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1949 2WD Willys Pickup - Wicked Willys: Part 1

Part 1: Building a big-tire’d retro wheeler

Verne SimonsPhotographer, Writer

Starting a new project is always an exciting time. You get to think about what you wanna build and then tweak the idea in your head as you begin to assemble the parts. The true beauty of a Jeep project is that it can go one of a thousand directions. Feature Editor Simons has always wanted a Willys pickup -- hell, he has always wanted practically any Jeep ever made, with the exception of a few of the more recent models. Why a Willys pickup, you may ask? Well, we should not have to tell you that they are cool. With lines reminiscent of flatfenders up front, a sexy grille, a retro cab with slanted sides, and step-side bed, a better question would be: Who doesn’twant one? Recently we were able to pick up a nearly complete, albeit disassembled, ’49 Willys pickup (pun intended) for $700, and it got the old building gears turning.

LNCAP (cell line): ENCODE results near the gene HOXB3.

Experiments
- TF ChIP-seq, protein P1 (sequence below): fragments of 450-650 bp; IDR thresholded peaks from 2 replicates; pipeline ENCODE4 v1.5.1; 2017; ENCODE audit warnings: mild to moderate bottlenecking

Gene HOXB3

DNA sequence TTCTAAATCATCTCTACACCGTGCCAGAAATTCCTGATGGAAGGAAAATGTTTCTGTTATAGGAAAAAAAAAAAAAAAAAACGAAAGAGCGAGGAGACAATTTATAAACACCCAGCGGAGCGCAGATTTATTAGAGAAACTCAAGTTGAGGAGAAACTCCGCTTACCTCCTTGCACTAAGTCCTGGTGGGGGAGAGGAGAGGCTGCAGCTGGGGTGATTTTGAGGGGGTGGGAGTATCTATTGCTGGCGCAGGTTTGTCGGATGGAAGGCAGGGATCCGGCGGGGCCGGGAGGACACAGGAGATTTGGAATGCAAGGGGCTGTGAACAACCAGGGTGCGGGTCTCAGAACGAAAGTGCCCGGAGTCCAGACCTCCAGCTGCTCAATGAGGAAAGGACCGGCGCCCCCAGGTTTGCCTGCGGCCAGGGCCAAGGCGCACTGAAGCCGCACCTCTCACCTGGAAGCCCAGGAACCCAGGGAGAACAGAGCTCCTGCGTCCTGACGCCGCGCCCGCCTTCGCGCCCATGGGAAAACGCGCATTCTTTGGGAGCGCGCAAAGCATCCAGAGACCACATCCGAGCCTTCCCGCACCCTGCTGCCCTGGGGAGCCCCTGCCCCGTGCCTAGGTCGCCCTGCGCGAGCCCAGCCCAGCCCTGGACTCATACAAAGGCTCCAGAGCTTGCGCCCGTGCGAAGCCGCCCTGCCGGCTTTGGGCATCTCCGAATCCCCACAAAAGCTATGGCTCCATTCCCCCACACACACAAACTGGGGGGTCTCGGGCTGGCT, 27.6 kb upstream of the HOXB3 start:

Sure, we could do a full restoration on the Willys, although that has been done several times and doesn’t allow much room for creativity. Or we could go crazy building a slammed Willys race truck built for the bends and straights of a road track. Come to think of it, that’s a great idea. But with dirt, big engines, big axles, and big tires generally on the mind, it’s hard to deny the pull of a big, bad truck. It’s been done before, and honestly this build has plenty of inspiration in the form of other vehicles, but we have a few tricky ideas up our sleeves that will definitely make this thing stand out. We are gonna keep the patina of the old rig and toss in some old-school tech and parts that still work. Plus we are starting from scratch and building this Jeep in our own two-car garage with our own blood, sweat, and tears -- not in some custom high-end shop with several lifts and an army of fabricators!